It_is_ the first rationing of health care. What it is saying (to me) is if you are a woman over the age of 74, it really doesn’t matter if you get breast cancer or not. It’s “not effective” to screen.
    I’m not a huge fan of mammograms, I do know they come back with false positives as well as _false_ negatives.
    (Yes, it happens – that’s why it’s a screening tool). My mother’s cancer was found by the doctor examining her breast after about 5 mammograms that came back okay. But the recommendation is not to have the doctors check the breasts or even do breast self exams.
    Women will blow off their mammograms. (I haven’t even scheduled mine for this year yet.) I know plenty of women, even with family histories of breast cancer, that blow off their mammograms. So this is going to give them more reason not to have it done.
    Two years means more women will die from breast cancer. The cancer will be more invasive and harder to manage.
    And cynic that I am, I wonder why less than a month ago, it was Breast Cancer Awareness month, get your mammograms, do your self exams and now since we’re talking about universal health care, it’s too expensive.

    Robin Andersen on November 20th, 2009
  • 9

    So, your point is that we should do things that increase your chance of harming a large group of women (via excess radiation and unnecessary surgery) because some SMALLER number of people will be helped?

    By that logic, we should all have complete body scans yearly or more frequently, regardless of the fact that more people would die, because a few would be helped.

    Wheat, do you spend money or time doing things you KNOW won’t work? If so, why?

    I have a 20-40% increased risk of cancer over my lifetime, from following those guidelines. Joy has a 100%+ increased risk following treatment. That’s not a small thing. Put away the conspiracy goggles for a time and really examine this. Also, note that you are already rationed by your insurance or lack, but that’s a for-profit thing. How does making health care available to 31 million more people count as increased rationing?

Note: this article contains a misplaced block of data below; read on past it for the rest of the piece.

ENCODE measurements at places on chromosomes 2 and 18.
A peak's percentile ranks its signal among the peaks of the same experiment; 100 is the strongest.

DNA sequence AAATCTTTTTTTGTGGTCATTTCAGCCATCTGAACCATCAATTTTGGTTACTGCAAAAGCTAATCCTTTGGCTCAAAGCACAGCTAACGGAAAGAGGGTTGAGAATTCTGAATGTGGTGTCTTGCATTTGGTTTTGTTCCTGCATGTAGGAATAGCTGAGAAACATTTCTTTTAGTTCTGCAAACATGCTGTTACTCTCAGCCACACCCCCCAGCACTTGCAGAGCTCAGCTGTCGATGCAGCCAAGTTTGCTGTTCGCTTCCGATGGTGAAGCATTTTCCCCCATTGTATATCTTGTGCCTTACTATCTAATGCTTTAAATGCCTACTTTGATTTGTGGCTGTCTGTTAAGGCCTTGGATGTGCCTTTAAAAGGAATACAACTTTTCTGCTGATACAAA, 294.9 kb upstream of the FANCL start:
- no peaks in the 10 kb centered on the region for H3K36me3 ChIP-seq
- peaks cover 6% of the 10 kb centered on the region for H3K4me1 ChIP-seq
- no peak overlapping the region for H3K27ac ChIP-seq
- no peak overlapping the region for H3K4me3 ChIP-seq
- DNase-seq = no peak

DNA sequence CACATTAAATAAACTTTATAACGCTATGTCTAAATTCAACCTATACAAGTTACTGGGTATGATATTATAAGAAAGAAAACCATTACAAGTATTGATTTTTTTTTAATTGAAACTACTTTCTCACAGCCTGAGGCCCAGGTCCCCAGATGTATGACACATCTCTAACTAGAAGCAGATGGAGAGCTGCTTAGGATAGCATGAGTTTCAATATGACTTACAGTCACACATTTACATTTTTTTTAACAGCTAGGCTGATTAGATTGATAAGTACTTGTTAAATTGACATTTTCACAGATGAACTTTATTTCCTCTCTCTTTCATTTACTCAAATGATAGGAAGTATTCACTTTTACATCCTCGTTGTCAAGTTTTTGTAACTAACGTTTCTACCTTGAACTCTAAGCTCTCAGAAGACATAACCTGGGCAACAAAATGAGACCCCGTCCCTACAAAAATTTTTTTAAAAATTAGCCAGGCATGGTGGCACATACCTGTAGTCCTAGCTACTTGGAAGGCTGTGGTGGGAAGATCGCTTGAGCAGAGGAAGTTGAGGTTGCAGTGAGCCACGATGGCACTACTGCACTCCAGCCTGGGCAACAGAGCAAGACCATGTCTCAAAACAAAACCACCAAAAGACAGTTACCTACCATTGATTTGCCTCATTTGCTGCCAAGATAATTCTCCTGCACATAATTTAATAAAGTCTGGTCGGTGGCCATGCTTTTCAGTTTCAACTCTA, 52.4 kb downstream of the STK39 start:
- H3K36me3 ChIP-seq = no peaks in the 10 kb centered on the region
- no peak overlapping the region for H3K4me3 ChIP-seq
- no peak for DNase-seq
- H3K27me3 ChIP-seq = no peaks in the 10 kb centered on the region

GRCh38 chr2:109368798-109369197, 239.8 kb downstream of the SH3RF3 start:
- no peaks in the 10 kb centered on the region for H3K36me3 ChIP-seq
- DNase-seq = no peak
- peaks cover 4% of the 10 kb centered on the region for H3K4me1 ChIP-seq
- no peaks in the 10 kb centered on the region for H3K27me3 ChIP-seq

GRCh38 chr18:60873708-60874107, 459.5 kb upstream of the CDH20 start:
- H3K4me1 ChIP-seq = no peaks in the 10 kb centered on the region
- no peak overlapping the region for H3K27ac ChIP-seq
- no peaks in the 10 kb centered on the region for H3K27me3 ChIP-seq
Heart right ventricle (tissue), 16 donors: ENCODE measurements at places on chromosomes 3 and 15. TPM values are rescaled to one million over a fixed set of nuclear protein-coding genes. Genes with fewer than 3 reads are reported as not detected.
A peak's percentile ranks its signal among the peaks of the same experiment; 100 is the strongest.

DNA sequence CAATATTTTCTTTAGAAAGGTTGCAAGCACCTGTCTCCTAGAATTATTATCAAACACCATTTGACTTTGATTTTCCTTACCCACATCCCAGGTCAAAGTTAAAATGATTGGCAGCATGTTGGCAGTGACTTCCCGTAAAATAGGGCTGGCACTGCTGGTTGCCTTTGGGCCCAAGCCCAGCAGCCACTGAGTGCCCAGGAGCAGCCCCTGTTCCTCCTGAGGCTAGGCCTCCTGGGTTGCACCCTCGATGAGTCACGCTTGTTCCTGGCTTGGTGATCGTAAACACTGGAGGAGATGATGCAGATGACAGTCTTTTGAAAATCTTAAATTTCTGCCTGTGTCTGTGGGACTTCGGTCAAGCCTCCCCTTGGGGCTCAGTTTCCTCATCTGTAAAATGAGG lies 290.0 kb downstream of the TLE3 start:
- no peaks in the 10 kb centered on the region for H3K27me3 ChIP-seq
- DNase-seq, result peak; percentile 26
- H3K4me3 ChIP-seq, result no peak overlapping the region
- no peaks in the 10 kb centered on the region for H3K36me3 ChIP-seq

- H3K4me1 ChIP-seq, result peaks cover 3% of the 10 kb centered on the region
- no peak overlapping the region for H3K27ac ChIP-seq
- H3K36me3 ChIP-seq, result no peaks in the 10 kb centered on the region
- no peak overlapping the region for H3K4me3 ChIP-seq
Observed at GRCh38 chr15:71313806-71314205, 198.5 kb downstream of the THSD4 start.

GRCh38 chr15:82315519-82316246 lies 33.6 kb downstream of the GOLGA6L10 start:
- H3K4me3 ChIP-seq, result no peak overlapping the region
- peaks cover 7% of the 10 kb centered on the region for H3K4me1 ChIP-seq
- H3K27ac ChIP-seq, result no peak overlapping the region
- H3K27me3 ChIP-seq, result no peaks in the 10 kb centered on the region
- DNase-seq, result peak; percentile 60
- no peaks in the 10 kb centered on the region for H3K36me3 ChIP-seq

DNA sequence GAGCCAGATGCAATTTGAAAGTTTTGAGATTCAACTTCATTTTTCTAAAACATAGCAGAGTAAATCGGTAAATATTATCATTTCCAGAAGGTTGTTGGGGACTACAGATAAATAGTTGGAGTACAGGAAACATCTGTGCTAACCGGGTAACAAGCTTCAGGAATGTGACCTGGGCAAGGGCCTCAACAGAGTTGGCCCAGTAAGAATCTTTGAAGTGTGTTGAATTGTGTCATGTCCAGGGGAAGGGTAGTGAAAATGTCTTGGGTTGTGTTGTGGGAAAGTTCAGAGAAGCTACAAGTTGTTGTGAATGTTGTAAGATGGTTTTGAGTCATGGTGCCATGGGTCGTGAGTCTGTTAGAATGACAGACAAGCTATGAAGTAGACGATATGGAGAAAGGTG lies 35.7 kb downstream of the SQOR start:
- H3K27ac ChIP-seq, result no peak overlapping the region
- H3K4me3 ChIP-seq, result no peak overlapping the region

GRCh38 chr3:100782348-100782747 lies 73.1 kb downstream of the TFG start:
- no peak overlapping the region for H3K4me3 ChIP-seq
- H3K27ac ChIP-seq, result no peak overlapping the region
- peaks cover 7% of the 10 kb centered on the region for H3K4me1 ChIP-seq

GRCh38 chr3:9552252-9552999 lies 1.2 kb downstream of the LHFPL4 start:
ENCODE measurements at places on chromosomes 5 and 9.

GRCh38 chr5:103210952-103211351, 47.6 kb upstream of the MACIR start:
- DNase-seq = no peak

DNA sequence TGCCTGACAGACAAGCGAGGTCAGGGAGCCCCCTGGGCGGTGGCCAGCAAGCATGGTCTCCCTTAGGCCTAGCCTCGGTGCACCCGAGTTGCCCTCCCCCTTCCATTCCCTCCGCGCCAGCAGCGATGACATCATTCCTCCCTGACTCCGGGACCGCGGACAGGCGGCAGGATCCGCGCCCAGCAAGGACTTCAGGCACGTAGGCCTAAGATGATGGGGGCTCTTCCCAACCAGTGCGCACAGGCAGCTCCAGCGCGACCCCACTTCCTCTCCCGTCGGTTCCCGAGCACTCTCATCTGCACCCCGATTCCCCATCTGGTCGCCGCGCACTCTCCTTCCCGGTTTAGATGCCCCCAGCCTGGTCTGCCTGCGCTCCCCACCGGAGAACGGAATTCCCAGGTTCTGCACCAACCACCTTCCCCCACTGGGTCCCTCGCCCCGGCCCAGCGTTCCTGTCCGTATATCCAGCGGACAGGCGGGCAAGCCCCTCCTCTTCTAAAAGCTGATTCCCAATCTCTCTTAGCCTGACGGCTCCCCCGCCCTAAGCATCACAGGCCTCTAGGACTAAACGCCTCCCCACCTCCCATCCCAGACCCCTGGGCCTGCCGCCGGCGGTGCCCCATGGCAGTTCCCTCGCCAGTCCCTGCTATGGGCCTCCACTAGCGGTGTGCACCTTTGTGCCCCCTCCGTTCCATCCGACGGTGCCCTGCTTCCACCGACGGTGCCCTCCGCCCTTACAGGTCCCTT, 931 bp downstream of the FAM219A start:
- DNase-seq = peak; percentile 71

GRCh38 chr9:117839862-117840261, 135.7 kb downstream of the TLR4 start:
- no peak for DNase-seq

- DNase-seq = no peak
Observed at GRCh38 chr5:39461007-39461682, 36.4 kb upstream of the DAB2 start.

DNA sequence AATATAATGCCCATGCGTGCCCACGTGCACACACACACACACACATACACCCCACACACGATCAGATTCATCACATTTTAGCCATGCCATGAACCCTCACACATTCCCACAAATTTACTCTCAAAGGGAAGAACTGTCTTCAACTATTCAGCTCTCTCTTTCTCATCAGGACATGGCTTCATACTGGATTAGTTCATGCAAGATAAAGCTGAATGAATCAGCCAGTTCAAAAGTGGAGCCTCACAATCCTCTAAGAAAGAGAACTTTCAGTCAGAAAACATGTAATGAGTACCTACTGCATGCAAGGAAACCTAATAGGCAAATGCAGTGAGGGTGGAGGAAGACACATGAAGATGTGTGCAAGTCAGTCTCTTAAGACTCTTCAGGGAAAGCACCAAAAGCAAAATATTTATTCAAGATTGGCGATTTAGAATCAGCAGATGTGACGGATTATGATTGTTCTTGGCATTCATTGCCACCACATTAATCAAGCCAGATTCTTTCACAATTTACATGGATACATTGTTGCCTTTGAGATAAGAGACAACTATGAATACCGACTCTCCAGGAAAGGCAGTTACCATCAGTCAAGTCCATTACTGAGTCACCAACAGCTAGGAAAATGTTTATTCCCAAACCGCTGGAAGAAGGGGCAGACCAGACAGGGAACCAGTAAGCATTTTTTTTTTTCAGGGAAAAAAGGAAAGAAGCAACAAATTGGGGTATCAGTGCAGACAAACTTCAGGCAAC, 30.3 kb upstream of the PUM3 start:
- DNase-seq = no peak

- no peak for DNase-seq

John on November 29th, 2009
  • 10

    Okay, as always you force me to think

    And, force is very appropriate, because no one “forces” a women to decide to have a mammogram.

    No, my point was/is supposed to be.. this, like so many things, should be between a woman and her doctor and for some issues, her conscience.

    Without self-exam and mammograms – the risk/rewards having been properly explained by my physician(s) in conjunction with my family medical history – following those guidelines could easily have been my death sentence.

    So I guess the answer is I spend time and money doing things that substantially benefit my health – again a decision that should be made in the context of a human, their doctor and their “history”.

    Peace of the Season

    Best to Joy

    Wheat

    wheat on December 6th, 2009
  • 11

    And to you, my friend, and The Henry.

    John

    John on December 7th, 2009